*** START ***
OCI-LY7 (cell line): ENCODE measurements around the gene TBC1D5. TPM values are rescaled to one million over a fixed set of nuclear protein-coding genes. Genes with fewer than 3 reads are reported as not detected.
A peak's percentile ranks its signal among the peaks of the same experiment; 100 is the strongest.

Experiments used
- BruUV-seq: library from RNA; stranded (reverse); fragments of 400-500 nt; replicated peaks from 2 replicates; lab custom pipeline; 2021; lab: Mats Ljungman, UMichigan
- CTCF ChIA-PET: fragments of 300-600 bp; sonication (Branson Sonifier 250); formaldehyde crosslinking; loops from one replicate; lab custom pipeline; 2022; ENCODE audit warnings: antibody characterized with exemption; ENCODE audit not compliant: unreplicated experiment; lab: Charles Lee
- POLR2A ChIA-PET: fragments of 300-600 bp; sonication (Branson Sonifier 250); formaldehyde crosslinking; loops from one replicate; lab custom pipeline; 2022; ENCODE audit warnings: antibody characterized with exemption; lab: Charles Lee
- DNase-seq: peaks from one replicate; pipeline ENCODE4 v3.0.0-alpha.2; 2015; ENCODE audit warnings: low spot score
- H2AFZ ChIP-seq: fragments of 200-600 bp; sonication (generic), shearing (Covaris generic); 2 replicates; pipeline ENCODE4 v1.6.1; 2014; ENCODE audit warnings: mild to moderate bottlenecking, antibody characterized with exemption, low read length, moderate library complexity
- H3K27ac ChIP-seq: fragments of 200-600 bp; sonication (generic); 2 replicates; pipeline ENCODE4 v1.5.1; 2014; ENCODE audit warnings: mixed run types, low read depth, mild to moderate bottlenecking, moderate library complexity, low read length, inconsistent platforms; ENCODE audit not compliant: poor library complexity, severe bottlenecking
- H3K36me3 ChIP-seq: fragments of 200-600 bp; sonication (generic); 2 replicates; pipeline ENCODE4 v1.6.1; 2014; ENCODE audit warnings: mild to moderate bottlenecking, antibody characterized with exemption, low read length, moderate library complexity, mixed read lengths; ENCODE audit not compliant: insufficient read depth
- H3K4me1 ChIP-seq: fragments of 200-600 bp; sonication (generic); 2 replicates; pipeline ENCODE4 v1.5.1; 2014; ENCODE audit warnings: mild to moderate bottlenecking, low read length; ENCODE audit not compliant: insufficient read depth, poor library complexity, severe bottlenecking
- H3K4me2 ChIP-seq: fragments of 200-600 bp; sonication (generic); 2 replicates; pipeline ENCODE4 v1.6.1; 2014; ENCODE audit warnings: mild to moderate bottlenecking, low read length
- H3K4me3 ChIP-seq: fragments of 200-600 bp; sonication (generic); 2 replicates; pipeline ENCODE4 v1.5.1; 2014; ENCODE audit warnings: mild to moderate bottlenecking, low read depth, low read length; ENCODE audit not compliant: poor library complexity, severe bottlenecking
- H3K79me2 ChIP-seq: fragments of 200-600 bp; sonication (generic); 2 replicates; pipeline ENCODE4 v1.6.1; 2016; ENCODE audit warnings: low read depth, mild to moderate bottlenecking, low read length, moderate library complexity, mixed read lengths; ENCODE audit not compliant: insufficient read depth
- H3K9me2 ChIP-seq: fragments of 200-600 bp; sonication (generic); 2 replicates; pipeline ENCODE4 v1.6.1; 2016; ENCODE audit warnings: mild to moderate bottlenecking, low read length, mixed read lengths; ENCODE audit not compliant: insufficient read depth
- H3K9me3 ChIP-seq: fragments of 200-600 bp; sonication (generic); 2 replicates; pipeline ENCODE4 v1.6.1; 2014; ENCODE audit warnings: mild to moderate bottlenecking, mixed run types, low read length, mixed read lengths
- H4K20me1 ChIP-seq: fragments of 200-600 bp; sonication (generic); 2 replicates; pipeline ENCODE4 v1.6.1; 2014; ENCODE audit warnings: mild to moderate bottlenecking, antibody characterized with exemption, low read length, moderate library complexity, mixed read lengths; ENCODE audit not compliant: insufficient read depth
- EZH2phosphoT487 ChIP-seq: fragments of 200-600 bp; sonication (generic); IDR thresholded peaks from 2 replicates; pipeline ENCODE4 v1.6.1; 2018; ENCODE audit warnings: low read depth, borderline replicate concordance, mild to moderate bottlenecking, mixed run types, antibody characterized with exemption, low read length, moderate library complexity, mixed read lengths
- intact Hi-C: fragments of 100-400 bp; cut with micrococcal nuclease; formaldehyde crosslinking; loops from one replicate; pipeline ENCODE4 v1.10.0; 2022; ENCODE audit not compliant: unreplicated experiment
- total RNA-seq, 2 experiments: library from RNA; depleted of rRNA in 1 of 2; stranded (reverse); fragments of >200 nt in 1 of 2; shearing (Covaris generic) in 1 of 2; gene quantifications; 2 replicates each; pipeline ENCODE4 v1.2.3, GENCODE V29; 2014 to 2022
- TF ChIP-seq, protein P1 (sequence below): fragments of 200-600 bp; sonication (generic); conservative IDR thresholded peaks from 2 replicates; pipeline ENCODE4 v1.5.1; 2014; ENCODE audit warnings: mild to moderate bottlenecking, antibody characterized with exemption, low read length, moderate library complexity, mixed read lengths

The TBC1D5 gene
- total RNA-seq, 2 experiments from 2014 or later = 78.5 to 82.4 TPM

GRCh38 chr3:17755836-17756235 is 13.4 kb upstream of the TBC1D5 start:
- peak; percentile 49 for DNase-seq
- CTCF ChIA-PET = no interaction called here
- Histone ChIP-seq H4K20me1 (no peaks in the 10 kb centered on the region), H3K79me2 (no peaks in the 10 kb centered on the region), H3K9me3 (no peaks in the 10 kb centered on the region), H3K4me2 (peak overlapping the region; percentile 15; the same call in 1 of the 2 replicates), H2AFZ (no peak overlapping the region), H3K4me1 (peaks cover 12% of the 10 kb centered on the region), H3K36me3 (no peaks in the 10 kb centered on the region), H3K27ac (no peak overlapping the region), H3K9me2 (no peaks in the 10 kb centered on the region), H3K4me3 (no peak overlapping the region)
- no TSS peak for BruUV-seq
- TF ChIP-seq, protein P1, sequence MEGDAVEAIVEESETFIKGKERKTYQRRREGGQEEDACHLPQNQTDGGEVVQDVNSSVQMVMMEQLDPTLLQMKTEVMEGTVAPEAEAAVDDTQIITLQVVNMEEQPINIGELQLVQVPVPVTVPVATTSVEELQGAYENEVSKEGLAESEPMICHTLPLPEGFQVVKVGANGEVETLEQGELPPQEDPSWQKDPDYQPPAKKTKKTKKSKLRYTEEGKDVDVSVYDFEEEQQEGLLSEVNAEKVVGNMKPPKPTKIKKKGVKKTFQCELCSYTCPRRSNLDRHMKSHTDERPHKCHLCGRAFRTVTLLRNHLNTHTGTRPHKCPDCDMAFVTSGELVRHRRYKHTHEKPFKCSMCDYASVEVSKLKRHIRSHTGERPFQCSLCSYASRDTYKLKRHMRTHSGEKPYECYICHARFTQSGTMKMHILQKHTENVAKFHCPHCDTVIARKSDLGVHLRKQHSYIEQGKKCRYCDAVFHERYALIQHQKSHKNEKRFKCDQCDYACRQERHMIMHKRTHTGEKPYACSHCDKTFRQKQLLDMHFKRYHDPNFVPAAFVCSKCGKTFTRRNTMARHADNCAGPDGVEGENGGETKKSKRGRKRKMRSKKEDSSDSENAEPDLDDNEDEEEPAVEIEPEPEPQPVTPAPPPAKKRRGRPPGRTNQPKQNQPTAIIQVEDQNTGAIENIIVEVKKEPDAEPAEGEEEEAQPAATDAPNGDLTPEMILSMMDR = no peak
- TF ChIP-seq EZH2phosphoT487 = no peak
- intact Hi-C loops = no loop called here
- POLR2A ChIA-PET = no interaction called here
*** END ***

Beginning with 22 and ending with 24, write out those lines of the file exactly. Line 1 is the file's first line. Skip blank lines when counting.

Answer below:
The TBC1D5 gene
- total RNA-seq, 2 experiments from 2014 or later = 78.5 to 82.4 TPM

GRCh38 chr3:17755836-17756235 is 13.4 kb upstream of the TBC1D5 start: